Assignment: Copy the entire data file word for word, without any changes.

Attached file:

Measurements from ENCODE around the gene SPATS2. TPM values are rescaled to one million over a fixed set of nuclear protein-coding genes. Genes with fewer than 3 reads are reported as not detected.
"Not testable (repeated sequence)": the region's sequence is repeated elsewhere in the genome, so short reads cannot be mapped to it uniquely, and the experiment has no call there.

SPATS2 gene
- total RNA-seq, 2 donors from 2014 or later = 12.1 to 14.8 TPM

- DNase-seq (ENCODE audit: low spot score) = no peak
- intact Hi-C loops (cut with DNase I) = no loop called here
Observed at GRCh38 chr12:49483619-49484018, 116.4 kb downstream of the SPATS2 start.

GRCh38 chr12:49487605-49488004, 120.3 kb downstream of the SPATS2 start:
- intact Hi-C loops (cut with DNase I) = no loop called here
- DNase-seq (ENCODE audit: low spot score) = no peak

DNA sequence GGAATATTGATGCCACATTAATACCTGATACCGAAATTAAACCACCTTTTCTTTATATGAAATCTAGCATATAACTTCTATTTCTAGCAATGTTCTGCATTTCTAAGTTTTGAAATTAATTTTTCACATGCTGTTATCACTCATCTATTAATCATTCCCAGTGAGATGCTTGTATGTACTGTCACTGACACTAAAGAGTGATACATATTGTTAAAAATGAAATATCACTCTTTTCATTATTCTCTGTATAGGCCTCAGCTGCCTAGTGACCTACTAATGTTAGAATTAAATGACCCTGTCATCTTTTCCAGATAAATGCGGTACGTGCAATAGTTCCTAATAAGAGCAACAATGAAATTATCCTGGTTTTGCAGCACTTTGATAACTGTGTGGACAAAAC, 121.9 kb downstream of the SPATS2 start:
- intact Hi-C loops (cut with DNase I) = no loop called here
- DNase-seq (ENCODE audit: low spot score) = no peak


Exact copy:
Measurements from ENCODE around the gene SPATS2. TPM values are rescaled to one million over a fixed set of nuclear protein-coding genes. Genes with fewer than 3 reads are reported as not detected.
"Not testable (repeated sequence)": the region's sequence is repeated elsewhere in the genome, so short reads cannot be mapped to it uniquely, and the experiment has no call there.

SPATS2 gene
- total RNA-seq, 2 donors from 2014 or later = 12.1 to 14.8 TPM

- DNase-seq (ENCODE audit: low spot score) = no peak
- intact Hi-C loops (cut with DNase I) = no loop called here
Observed at GRCh38 chr12:49483619-49484018, 116.4 kb downstream of the SPATS2 start.

GRCh38 chr12:49487605-49488004, 120.3 kb downstream of the SPATS2 start:
- intact Hi-C loops (cut with DNase I) = no loop called here
- DNase-seq (ENCODE audit: low spot score) = no peak

DNA sequence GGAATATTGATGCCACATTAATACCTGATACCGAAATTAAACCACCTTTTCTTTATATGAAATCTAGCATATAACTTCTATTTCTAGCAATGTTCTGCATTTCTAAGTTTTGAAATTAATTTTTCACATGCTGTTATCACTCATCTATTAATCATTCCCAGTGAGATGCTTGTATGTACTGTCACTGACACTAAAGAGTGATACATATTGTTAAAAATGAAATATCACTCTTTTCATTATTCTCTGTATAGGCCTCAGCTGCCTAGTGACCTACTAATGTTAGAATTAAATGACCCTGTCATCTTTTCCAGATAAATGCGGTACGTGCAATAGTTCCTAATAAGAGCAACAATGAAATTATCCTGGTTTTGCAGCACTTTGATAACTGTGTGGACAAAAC, 121.9 kb downstream of the SPATS2 start:
- intact Hi-C loops (cut with DNase I) = no loop called here
- DNase-seq (ENCODE audit: low spot score) = no peak